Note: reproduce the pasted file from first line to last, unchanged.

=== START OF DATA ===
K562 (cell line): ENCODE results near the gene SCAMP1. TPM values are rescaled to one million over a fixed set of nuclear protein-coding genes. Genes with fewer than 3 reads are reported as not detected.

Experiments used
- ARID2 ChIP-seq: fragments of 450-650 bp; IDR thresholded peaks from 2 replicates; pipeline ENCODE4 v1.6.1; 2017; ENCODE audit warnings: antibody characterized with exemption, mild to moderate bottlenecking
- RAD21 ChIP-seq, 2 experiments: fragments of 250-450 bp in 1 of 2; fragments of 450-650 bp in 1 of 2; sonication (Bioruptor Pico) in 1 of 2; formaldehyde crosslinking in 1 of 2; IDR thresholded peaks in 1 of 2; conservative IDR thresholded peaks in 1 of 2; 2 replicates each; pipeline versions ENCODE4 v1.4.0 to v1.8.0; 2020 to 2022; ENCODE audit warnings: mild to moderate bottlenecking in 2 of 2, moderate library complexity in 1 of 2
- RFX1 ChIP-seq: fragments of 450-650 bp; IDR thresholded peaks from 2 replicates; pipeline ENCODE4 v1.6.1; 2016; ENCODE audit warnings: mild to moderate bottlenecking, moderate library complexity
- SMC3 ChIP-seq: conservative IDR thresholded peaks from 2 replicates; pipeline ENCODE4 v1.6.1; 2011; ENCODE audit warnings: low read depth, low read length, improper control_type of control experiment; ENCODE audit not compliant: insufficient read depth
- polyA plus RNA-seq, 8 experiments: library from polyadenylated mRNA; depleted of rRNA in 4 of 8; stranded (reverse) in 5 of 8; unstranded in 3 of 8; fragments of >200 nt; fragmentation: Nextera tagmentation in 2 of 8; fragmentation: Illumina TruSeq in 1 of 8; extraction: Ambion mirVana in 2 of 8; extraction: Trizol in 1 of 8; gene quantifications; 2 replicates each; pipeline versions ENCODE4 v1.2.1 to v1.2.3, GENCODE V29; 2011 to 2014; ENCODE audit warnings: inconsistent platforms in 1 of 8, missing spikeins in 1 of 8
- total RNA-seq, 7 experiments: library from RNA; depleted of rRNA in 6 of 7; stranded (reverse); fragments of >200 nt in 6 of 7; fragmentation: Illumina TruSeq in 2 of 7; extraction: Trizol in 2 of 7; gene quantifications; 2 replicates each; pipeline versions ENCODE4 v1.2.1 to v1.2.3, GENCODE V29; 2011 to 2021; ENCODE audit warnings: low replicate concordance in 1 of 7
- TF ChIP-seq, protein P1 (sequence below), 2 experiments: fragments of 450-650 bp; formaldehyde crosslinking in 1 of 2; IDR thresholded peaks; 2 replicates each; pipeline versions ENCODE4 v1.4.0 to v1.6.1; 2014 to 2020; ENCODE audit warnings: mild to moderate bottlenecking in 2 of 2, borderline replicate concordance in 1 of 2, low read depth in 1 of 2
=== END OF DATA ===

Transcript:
K562 (cell line): ENCODE results near the gene SCAMP1. TPM values are rescaled to one million over a fixed set of nuclear protein-coding genes. Genes with fewer than 3 reads are reported as not detected.

Experiments used
- ARID2 ChIP-seq: fragments of 450-650 bp; IDR thresholded peaks from 2 replicates; pipeline ENCODE4 v1.6.1; 2017; ENCODE audit warnings: antibody characterized with exemption, mild to moderate bottlenecking
- RAD21 ChIP-seq, 2 experiments: fragments of 250-450 bp in 1 of 2; fragments of 450-650 bp in 1 of 2; sonication (Bioruptor Pico) in 1 of 2; formaldehyde crosslinking in 1 of 2; IDR thresholded peaks in 1 of 2; conservative IDR thresholded peaks in 1 of 2; 2 replicates each; pipeline versions ENCODE4 v1.4.0 to v1.8.0; 2020 to 2022; ENCODE audit warnings: mild to moderate bottlenecking in 2 of 2, moderate library complexity in 1 of 2
- RFX1 ChIP-seq: fragments of 450-650 bp; IDR thresholded peaks from 2 replicates; pipeline ENCODE4 v1.6.1; 2016; ENCODE audit warnings: mild to moderate bottlenecking, moderate library complexity
- SMC3 ChIP-seq: conservative IDR thresholded peaks from 2 replicates; pipeline ENCODE4 v1.6.1; 2011; ENCODE audit warnings: low read depth, low read length, improper control_type of control experiment; ENCODE audit not compliant: insufficient read depth
- polyA plus RNA-seq, 8 experiments: library from polyadenylated mRNA; depleted of rRNA in 4 of 8; stranded (reverse) in 5 of 8; unstranded in 3 of 8; fragments of >200 nt; fragmentation: Nextera tagmentation in 2 of 8; fragmentation: Illumina TruSeq in 1 of 8; extraction: Ambion mirVana in 2 of 8; extraction: Trizol in 1 of 8; gene quantifications; 2 replicates each; pipeline versions ENCODE4 v1.2.1 to v1.2.3, GENCODE V29; 2011 to 2014; ENCODE audit warnings: inconsistent platforms in 1 of 8, missing spikeins in 1 of 8
- total RNA-seq, 7 experiments: library from RNA; depleted of rRNA in 6 of 7; stranded (reverse); fragments of >200 nt in 6 of 7; fragmentation: Illumina TruSeq in 2 of 7; extraction: Trizol in 2 of 7; gene quantifications; 2 replicates each; pipeline versions ENCODE4 v1.2.1 to v1.2.3, GENCODE V29; 2011 to 2021; ENCODE audit warnings: low replicate concordance in 1 of 7
- TF ChIP-seq, protein P1 (sequence below), 2 experiments: fragments of 450-650 bp; formaldehyde crosslinking in 1 of 2; IDR thresholded peaks; 2 replicates each; pipeline versions ENCODE4 v1.4.0 to v1.6.1; 2014 to 2020; ENCODE audit warnings: mild to moderate bottlenecking in 2 of 2, borderline replicate concordance in 1 of 2, low read depth in 1 of 2